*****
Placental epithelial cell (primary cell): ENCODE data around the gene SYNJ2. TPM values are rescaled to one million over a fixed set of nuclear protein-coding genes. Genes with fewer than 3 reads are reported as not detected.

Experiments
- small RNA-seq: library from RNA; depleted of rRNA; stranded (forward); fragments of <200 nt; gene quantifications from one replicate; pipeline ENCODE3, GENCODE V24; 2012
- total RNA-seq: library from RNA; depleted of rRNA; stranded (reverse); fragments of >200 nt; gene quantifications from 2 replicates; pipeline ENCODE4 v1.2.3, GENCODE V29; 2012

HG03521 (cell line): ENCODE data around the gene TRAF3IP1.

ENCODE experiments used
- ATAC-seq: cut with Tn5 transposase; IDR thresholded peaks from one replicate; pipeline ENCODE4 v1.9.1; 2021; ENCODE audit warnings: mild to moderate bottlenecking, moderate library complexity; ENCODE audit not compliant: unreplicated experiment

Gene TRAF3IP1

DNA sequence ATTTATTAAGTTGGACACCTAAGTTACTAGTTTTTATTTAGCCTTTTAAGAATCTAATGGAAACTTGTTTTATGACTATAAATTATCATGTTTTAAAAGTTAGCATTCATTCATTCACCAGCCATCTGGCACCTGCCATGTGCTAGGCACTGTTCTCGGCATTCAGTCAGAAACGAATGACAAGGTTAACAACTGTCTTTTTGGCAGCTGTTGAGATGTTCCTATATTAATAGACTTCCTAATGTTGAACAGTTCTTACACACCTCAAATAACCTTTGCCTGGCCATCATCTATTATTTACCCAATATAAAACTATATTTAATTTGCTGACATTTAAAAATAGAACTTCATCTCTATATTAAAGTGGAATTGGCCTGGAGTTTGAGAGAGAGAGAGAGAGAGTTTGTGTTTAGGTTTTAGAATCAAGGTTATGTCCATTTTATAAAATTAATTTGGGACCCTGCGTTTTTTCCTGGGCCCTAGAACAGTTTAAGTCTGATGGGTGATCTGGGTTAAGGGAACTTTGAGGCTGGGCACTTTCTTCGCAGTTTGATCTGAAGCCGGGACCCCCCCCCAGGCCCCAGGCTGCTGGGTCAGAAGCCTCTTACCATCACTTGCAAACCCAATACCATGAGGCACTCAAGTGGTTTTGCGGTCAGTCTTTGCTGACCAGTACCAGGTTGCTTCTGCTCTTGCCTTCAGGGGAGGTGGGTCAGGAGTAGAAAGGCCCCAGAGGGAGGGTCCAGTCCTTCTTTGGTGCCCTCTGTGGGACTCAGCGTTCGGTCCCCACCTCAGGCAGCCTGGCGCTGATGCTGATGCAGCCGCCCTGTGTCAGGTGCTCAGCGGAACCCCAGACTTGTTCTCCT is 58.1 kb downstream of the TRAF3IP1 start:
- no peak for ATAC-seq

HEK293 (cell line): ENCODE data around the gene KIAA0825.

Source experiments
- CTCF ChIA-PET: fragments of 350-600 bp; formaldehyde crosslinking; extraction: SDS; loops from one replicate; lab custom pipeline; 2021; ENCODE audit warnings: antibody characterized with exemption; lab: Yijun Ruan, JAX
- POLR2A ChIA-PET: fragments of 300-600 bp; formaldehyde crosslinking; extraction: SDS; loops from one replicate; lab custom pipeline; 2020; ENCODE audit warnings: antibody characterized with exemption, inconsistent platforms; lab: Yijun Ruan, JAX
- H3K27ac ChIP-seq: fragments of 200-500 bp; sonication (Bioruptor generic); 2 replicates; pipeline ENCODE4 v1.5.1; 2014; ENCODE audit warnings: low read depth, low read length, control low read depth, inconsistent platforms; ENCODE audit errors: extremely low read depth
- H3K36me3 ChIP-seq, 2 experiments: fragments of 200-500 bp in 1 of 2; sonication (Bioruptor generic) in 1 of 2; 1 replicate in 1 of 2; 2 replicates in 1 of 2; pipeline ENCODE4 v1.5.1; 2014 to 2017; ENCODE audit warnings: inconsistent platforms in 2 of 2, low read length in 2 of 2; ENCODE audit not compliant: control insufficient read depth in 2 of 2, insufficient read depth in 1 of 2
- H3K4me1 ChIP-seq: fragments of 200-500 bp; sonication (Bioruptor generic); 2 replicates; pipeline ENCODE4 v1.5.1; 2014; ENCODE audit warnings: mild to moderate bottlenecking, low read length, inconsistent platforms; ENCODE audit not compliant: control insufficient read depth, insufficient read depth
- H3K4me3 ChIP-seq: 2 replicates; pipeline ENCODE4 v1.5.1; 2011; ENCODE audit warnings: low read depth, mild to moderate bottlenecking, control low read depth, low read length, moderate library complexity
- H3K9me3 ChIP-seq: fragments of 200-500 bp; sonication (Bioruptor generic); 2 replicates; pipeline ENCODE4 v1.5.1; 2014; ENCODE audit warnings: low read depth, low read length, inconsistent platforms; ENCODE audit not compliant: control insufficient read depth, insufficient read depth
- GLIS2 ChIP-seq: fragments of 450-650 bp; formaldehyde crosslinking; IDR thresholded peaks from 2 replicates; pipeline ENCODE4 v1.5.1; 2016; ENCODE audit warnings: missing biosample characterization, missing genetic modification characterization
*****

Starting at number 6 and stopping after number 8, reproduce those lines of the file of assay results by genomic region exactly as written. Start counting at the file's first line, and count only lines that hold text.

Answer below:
ENCODE experiments used
- ATAC-seq: cut with Tn5 transposase; IDR thresholded peaks from one replicate; pipeline ENCODE4 v1.9.1; 2021; ENCODE audit warnings: mild to moderate bottlenecking, moderate library complexity; ENCODE audit not compliant: unreplicated experiment

Gene TRAF3IP1